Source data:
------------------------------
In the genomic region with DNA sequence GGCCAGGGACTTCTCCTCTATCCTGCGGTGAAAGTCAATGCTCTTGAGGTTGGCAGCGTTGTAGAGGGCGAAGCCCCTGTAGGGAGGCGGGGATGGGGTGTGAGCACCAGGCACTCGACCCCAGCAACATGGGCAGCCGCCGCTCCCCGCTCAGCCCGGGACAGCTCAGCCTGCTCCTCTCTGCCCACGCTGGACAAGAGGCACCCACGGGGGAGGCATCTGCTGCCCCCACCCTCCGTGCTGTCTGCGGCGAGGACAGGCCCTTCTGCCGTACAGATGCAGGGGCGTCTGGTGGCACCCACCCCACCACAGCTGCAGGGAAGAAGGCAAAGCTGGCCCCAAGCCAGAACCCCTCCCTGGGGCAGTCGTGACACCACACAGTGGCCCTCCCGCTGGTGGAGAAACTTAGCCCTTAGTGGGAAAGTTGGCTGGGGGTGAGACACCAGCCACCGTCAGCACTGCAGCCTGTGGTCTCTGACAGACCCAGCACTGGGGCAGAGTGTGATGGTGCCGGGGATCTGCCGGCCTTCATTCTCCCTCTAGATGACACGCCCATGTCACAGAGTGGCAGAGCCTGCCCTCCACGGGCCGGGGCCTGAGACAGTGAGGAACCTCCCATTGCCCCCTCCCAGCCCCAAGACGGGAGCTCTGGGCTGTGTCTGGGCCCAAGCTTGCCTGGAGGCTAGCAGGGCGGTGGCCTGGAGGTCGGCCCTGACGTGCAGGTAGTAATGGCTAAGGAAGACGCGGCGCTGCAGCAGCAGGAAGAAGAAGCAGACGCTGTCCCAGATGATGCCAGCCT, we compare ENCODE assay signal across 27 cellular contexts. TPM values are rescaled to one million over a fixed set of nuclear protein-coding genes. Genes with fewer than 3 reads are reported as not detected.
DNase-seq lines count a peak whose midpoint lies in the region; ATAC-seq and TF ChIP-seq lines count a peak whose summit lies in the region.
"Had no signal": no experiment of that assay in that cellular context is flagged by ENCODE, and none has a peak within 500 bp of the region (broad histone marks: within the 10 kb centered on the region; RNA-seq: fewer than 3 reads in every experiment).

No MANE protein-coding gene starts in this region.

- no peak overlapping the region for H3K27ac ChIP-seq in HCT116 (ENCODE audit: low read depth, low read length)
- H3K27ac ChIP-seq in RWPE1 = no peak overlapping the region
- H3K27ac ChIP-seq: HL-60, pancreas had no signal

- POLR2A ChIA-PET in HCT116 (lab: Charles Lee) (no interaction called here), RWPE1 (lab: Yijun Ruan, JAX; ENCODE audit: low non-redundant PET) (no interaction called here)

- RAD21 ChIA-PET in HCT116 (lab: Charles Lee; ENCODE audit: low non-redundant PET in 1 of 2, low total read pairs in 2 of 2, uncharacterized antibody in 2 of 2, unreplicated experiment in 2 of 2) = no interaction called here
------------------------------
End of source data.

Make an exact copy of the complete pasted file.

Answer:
In the genomic region with DNA sequence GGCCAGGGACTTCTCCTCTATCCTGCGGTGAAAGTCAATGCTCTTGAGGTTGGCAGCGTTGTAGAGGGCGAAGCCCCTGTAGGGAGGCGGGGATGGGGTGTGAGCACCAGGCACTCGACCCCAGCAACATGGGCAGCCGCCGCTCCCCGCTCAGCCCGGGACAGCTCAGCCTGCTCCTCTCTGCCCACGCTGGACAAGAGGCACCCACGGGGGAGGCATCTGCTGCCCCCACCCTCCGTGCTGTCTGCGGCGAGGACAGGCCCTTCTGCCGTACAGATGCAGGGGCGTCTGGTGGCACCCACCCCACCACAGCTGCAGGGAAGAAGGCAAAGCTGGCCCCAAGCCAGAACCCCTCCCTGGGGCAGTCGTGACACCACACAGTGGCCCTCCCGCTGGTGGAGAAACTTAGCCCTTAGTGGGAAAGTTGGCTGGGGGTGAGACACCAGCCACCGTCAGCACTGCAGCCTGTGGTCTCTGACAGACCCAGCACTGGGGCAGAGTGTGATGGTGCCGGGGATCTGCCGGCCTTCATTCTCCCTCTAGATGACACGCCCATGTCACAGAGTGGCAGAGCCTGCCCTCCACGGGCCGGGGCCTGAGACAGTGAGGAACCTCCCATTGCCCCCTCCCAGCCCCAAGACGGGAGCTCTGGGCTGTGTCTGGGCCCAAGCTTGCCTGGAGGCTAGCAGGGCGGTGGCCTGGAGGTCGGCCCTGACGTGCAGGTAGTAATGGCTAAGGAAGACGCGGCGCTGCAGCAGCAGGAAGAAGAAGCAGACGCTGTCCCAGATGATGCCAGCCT, we compare ENCODE assay signal across 27 cellular contexts. TPM values are rescaled to one million over a fixed set of nuclear protein-coding genes. Genes with fewer than 3 reads are reported as not detected.
DNase-seq lines count a peak whose midpoint lies in the region; ATAC-seq and TF ChIP-seq lines count a peak whose summit lies in the region.
"Had no signal": no experiment of that assay in that cellular context is flagged by ENCODE, and none has a peak within 500 bp of the region (broad histone marks: within the 10 kb centered on the region; RNA-seq: fewer than 3 reads in every experiment).

No MANE protein-coding gene starts in this region.

- no peak overlapping the region for H3K27ac ChIP-seq in HCT116 (ENCODE audit: low read depth, low read length)
- H3K27ac ChIP-seq in RWPE1 = no peak overlapping the region
- H3K27ac ChIP-seq: HL-60, pancreas had no signal

- POLR2A ChIA-PET in HCT116 (lab: Charles Lee) (no interaction called here), RWPE1 (lab: Yijun Ruan, JAX; ENCODE audit: low non-redundant PET) (no interaction called here)

- RAD21 ChIA-PET in HCT116 (lab: Charles Lee; ENCODE audit: low non-redundant PET in 1 of 2, low total read pairs in 2 of 2, uncharacterized antibody in 2 of 2, unreplicated experiment in 2 of 2) = no interaction called here